The latest to offer her views is Annie Bukacek. Bukacek [pronounced BOO'-kuh-check] uses a discredited study to argue on the TEA Party blog PolyMontana this week that the solution to the Newton tragedy is to get a concealed weapon into the hands of as many people as possible.
“Think about it” writes Bukacek. “A criminal planning to commit murder in a public place has to worry that anyone in the area might have a gun. That’s why most mass shootings occur in “gun-free zones.”
She’s pushing for a change in Montana law to get more concealed weapons on the street. A similar law failed to pass the Bat Crap Crazy session of 2011 and is being brought back from the dead by TEA Party Republican and chair of the House Judiciary Committee Krayton Kerns of Laurel.
Bukacek’s screed cites a study which she claims shows that allowing everyone to carry a concealed weapon without a permit reduces mass shootings. But the supposed study she cites is a fraud. It’s author, John Lott has been caught using fraudulent data (and lying about it to cover his tracks) in his concealed-carry studies. In fact, the National Research Council’s Committee to Improve Research Information and Data on Firearm examined the research conducted by John Lott and others on concealed-carry laws and found “no credible evidence that the passage of right-to-carry laws decreases or increases violent crime.”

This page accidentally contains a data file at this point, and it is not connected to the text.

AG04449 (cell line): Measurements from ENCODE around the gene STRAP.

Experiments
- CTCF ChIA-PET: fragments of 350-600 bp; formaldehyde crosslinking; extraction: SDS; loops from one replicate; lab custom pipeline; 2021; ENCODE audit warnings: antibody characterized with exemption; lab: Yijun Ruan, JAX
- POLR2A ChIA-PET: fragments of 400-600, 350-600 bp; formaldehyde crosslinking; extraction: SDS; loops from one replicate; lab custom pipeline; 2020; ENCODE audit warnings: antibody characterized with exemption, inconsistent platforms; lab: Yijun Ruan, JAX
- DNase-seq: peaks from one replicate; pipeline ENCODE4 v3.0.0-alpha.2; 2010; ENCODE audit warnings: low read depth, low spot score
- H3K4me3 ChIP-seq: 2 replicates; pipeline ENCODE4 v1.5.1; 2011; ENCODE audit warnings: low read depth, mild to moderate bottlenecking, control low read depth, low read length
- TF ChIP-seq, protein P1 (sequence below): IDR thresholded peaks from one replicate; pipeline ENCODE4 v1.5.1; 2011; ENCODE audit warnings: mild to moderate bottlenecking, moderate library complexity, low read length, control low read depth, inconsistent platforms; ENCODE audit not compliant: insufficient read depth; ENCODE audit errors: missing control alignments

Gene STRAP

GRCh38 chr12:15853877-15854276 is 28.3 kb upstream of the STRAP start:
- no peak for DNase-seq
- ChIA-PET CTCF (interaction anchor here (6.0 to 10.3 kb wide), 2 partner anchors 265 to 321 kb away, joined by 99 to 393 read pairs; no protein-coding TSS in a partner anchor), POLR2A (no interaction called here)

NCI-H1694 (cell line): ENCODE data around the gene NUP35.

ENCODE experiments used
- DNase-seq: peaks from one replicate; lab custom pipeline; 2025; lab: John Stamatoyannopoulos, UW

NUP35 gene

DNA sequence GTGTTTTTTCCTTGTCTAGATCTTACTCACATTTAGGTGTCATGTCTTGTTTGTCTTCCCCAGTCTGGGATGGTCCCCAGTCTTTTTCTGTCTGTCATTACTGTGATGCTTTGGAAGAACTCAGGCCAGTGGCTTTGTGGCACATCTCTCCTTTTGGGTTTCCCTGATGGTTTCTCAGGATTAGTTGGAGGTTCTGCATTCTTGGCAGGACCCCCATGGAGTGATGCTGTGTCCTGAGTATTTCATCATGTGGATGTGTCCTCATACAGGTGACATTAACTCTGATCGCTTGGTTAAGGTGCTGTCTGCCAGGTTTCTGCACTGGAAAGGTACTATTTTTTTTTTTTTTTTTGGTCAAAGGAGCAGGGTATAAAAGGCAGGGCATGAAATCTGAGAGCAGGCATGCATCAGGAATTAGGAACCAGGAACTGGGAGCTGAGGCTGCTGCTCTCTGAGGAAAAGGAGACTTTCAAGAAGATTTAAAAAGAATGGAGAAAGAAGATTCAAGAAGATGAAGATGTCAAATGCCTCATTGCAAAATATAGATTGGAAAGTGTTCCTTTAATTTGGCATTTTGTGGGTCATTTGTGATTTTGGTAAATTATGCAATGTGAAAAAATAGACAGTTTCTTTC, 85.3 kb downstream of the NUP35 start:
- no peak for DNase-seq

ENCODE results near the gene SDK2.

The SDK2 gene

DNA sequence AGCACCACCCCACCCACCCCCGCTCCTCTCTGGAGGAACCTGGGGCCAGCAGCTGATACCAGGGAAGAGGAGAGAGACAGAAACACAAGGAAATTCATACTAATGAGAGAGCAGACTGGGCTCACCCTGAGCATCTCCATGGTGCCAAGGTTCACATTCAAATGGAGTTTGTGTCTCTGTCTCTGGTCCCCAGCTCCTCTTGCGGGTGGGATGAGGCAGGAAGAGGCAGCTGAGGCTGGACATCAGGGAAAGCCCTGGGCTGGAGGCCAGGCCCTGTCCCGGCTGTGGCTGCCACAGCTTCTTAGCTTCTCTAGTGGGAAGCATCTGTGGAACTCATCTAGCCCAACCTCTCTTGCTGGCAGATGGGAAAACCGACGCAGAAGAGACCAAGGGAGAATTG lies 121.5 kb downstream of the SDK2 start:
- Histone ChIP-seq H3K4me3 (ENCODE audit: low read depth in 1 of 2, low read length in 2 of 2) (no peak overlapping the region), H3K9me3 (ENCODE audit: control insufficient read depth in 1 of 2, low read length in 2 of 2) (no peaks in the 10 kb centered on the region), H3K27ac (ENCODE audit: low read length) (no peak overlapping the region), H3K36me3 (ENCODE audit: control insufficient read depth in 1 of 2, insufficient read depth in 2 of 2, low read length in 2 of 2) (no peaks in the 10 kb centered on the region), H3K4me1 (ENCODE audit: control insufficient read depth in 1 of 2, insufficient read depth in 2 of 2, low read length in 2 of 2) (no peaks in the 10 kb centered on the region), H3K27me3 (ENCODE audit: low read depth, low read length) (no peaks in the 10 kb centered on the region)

This isn’t the first time Bukacek has been caught using fraudulent information to make her case. Earlier this year the failed anti-abortion crusader and AFP spokesperson appears to have delivered false testimony before the Montana Legislature. On January 21, 2011, Bukacek testified before the state Senate Public Health Committee in favor of SB-161, a bill to nullify federal health care laws, and cited “statistics from a 2010 Investor’s Business Daily article based on a survey by the United Nations International Health Organization.”
The article and study she cited then do not even exist, actually, nor does the organization she cites. In fact, this non-existent study is one that right wing activists have been citing across America, in hearings, in articles, on websites. It’s become an internet meme. But it’s a big canard, according to the Center for Public Integrity. There is neither a study nor even a group called the United Nations International Health Organization.
Sadly, Ms. Bukacek is a licensed physician in the state of Montana, albeit with a religious twist–her clinic, which closed down, was called “Hosanna Healthcare.” She was also investigated for Medicaid fraud, but she claims it was because she prayed with patients.
Bukacek will no doubt be back in the capitol building this session peddling her unique brand of misinformation and conspiracy theories to the right wing of the GOP. This year, however, they won’t have an excuse to buy it.Tweet